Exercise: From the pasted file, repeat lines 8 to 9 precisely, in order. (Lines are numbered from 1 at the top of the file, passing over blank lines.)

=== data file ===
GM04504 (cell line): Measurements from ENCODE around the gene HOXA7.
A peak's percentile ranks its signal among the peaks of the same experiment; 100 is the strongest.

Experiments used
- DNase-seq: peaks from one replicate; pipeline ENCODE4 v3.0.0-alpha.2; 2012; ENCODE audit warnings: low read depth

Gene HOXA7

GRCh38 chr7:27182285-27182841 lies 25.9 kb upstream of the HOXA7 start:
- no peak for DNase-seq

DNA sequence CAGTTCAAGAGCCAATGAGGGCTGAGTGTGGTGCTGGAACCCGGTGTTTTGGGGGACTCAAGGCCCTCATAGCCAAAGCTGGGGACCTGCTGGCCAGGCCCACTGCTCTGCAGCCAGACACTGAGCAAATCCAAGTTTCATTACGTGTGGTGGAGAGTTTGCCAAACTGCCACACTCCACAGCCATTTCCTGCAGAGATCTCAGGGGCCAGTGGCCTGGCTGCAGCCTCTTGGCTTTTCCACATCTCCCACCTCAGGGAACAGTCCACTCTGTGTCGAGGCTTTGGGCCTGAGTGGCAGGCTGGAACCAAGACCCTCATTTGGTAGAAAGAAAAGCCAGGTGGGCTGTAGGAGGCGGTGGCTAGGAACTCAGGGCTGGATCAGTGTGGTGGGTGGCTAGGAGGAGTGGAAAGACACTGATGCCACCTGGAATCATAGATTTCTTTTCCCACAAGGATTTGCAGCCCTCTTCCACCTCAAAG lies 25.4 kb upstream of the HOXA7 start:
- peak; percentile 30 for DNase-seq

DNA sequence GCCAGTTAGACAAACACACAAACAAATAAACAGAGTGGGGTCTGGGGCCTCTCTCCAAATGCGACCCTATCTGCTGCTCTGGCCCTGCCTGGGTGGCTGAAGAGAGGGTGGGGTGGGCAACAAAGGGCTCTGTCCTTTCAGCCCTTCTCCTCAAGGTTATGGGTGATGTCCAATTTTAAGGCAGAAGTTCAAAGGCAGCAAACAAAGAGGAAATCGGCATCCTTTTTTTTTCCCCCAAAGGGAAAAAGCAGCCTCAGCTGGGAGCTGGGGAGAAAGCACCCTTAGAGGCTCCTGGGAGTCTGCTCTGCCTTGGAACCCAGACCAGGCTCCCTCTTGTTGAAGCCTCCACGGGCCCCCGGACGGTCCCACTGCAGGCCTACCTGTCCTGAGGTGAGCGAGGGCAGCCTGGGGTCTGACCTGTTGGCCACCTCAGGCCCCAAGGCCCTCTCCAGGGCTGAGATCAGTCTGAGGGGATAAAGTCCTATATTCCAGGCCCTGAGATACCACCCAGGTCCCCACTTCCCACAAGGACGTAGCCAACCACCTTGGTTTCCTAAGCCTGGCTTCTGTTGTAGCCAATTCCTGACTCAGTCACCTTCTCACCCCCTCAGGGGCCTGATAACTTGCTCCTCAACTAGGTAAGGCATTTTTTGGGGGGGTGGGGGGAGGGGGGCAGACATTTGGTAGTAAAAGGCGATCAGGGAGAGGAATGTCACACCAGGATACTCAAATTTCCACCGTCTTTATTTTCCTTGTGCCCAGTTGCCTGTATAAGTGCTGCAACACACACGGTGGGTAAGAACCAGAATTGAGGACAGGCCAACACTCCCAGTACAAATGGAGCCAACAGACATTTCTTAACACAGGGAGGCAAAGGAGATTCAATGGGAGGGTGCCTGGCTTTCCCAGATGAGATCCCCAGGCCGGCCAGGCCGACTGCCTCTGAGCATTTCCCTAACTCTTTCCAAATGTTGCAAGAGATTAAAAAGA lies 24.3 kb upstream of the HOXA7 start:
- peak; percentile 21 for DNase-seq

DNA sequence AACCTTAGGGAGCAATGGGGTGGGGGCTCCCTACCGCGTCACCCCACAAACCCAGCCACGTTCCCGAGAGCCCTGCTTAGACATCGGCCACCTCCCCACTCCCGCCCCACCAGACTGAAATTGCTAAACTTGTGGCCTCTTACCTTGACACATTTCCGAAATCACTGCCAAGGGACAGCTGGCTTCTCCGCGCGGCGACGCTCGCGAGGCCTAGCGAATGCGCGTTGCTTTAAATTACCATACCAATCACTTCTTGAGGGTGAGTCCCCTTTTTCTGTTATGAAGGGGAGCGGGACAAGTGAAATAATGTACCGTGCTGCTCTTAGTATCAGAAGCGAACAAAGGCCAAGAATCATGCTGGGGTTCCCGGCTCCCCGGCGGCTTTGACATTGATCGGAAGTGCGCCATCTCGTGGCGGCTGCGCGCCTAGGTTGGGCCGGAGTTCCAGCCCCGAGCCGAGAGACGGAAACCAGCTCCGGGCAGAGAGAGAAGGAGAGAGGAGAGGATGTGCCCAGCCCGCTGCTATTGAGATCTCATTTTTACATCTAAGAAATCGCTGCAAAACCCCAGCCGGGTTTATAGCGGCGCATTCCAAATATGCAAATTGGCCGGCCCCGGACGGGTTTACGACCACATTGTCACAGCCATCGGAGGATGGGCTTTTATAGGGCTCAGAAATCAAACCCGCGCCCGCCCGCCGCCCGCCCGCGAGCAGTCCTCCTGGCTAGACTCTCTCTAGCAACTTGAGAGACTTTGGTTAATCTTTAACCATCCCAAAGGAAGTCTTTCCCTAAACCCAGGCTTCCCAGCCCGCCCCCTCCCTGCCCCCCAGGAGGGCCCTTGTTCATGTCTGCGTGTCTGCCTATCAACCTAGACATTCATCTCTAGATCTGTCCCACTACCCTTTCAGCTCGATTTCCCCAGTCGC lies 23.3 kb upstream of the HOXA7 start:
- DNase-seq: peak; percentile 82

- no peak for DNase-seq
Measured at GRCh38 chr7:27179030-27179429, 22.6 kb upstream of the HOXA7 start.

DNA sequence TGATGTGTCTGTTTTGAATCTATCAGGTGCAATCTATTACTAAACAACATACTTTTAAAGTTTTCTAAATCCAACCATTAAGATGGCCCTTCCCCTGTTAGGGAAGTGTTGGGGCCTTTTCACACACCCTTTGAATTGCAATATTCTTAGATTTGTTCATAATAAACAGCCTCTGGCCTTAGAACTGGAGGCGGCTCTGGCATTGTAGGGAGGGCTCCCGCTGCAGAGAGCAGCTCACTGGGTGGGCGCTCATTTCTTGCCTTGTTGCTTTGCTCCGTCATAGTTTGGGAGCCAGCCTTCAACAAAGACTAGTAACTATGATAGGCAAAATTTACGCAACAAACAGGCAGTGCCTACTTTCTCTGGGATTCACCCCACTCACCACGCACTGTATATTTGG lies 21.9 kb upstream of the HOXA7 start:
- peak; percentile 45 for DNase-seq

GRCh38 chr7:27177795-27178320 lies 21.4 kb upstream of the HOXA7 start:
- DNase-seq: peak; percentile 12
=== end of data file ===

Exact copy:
DNA sequence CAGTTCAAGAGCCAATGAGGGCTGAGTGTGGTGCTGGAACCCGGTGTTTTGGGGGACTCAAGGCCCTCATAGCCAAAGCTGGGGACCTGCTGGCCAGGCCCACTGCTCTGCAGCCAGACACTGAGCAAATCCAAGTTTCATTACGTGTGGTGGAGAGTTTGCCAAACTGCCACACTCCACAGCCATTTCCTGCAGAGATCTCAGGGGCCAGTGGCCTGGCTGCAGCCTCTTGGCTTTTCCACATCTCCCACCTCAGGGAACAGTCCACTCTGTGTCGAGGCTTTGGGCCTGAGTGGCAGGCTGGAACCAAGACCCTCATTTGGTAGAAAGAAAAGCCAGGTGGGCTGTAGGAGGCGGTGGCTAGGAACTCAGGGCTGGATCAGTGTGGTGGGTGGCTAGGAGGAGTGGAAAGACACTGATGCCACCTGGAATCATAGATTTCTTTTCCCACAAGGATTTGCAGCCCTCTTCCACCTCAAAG lies 25.4 kb upstream of the HOXA7 start:
- peak; percentile 30 for DNase-seq